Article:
[Lab] Launch pad

Jean-Marc LeBlanc jeanmarc.leblanc at gmail.com
Mon Sep 20 10:20:22 EDT 2010

Hey guy,
I been using the launch pad for about a week now.  I have not done
that much with it yet, but I have enough to have a few comments in
regards.  The first thing I will point out, is that it is not as easy
to use as the arduino.  The arduino has its own library that
simplifies allot of things.  For example if you want to write to the
serial port with the arduino it is only a matter of serial.open(baud);
 serial.print()  or similar.  On the launch pad, you would need to
figure out how to divide your clock, set an interrupt every X number
of cycles and set the bit manually.  Same thing with the analog pins.
That being said if you have used the arduino with simply the AVR c
code, then this is not any thing different or if you used any other
similar processor.

That being said, if you are ok with the take on programming this is a
great development platform.  The thing that has impressed me the most
is the debugger.  Normally you would need either an expensive
development board or some JTag.  I never ventured into JTag since it
looked expensive and complicated and it looked scary ( I don't know if
it really is though).  This though, is 4.61$ and you can debug your
code.  you can set break points, you can see the value of you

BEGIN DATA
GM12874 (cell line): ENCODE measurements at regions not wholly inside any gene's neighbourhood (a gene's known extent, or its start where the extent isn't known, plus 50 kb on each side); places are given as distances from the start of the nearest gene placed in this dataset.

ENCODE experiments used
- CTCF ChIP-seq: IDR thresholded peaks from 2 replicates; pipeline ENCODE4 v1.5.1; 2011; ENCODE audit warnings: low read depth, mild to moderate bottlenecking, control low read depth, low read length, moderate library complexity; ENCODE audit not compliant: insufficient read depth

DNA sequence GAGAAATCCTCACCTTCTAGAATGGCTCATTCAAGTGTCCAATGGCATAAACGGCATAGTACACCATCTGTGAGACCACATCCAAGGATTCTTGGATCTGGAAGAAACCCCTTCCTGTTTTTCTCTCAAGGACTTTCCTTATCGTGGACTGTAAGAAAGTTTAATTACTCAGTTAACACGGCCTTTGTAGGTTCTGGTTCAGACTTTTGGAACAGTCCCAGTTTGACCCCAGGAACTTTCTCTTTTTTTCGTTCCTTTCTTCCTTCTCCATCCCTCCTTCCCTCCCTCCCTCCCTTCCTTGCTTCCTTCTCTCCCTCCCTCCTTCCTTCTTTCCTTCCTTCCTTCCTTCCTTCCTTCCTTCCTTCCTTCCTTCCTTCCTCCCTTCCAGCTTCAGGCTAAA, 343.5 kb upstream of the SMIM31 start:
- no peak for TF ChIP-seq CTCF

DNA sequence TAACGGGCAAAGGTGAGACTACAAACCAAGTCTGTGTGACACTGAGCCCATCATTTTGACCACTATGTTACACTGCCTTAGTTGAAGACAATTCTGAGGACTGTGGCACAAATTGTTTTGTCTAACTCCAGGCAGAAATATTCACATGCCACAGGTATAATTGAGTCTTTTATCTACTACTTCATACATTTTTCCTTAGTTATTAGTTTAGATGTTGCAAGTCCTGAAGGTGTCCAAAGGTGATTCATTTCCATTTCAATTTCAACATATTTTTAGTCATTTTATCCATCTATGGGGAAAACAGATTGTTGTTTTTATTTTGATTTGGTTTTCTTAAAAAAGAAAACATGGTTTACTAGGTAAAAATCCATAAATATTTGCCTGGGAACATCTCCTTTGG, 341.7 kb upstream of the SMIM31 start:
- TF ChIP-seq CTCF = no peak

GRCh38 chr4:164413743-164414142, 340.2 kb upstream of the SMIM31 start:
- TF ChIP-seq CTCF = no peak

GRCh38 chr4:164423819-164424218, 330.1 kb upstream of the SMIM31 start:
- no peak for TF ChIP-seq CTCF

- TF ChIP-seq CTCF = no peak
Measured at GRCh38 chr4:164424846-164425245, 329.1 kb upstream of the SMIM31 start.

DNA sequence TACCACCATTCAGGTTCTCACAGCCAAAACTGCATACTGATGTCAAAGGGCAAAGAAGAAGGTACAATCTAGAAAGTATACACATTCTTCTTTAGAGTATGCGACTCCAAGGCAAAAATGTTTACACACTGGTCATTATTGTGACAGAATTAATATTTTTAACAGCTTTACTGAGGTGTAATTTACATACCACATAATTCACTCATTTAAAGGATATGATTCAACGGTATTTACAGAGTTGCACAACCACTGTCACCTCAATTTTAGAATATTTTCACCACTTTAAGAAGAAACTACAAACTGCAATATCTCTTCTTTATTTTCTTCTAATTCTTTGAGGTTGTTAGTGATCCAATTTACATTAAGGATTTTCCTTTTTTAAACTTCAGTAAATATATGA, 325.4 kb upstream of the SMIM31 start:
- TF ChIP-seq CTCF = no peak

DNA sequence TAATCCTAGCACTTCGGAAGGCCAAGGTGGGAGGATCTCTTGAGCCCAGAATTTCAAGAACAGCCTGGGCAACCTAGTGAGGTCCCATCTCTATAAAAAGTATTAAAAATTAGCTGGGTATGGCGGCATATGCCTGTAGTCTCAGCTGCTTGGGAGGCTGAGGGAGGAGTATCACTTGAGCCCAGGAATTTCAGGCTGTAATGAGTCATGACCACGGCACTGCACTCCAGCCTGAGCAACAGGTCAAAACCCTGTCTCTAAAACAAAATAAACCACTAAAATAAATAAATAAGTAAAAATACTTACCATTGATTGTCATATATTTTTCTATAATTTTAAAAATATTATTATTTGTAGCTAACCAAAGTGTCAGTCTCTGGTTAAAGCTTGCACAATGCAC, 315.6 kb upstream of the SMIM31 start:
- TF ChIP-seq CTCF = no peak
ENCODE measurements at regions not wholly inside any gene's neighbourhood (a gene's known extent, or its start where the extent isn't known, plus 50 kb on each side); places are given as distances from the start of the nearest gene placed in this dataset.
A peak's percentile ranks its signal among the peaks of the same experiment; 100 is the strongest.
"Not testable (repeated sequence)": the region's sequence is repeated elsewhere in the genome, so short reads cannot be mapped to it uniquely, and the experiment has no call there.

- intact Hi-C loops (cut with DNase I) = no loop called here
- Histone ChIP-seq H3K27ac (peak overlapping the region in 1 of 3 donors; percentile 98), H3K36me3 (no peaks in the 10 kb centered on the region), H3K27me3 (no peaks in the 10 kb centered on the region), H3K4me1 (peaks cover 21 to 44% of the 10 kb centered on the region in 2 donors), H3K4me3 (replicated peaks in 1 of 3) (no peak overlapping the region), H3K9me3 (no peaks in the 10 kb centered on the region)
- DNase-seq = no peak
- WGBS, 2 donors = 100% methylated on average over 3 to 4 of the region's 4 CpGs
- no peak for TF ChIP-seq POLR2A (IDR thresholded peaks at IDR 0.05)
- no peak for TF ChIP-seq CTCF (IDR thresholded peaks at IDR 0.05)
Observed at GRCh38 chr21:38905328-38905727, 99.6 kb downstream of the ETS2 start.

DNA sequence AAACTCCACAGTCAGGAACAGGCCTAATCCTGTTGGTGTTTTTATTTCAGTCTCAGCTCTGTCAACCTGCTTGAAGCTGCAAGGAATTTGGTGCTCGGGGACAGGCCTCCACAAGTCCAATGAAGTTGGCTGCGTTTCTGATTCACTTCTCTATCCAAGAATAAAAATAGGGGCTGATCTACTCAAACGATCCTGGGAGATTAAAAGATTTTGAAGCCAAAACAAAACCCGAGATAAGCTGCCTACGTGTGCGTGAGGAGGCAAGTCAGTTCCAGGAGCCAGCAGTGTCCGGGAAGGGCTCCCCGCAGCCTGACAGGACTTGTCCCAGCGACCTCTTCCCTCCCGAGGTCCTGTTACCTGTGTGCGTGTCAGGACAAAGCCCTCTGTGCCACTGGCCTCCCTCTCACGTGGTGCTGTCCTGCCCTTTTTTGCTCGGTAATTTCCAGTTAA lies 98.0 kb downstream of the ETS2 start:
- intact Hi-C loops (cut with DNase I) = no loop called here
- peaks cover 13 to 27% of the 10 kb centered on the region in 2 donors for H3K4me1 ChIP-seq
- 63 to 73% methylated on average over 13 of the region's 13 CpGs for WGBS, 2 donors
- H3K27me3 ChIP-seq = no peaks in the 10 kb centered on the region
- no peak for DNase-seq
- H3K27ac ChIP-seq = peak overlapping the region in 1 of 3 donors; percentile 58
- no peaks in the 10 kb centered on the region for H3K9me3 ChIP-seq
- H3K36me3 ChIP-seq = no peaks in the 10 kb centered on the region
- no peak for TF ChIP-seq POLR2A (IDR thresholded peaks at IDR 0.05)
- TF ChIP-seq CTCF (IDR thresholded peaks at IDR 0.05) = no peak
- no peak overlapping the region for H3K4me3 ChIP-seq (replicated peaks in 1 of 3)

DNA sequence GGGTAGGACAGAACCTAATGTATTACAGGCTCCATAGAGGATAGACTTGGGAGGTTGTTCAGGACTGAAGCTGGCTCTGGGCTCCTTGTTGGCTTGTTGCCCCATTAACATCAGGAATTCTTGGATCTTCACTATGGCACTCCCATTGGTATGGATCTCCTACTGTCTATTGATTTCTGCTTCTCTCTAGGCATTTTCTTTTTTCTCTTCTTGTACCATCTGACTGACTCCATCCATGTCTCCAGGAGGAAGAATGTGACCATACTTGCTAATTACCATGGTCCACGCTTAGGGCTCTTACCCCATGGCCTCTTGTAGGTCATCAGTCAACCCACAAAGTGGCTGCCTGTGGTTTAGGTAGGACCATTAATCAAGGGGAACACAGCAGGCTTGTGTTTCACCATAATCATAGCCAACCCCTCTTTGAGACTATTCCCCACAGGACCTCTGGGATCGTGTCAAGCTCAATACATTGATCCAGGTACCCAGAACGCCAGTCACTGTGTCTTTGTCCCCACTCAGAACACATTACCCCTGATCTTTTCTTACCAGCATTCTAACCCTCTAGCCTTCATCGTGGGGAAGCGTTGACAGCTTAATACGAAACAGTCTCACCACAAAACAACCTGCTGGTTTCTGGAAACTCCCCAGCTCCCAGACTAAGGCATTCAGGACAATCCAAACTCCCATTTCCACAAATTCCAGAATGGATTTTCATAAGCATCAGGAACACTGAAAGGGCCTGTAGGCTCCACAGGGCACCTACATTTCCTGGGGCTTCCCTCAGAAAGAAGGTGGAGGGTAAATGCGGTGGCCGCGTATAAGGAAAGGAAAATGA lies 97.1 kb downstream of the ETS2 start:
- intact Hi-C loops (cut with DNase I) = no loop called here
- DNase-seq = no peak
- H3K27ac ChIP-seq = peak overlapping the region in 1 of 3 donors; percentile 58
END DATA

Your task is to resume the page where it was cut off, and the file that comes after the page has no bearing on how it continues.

variables and step threw your code.  All you need to do is hit the
debug button the the eclipse IDE and debug it as you would any other
eclipse code.

The chip it self is not as powerful as the AVR (arduino). These 16 bit
processors, only has 2k Flash program space and 128 byte of ram.
Though for simple projects or drivers these are prefect.  They are
cheap and you can even sample some for free.  A good use for them
would be for sensor drivers or line drivers.  For example you could
have that chip read the temperature convert it to Celsius and then
that to your arduino (kinda like 2 threads).  I say this because they
have some neat features like 10 analog pins.  Another thing I like is
you can set an interrupt on raising or falling edges or change of any
digital pin.  To my understanding AVR only has 2 pins for that (please
correct me if i am wrong).

As for the documentation, it took me a while to find what I needed.
There is allot of example code with really bad comments so they are
not that helpful.  what I found the most helpful was the uses guide
with the data sheet.  I think it would be better if there were more
comments or explanation.

I have managed to send data to the serial port and read my snes
controller.  With the new baby and wedding coming up this week end ;)
I have not had time yet to put them all together so that it works.  I
hope to have my SNES controller work on my PC by the end of the week.
If any one is interested in the source.  I will try to comment it as
much as I can so first time users will understand what is going on.

if you are worried about the small program space, my code is only 64
bytes and 16 bytes ram.

Jean-Marc Le Blanc

"Do you pine for the nice days of Minix-1.1, when men were men and
wrote their own device drivers?" Linus Torvalds

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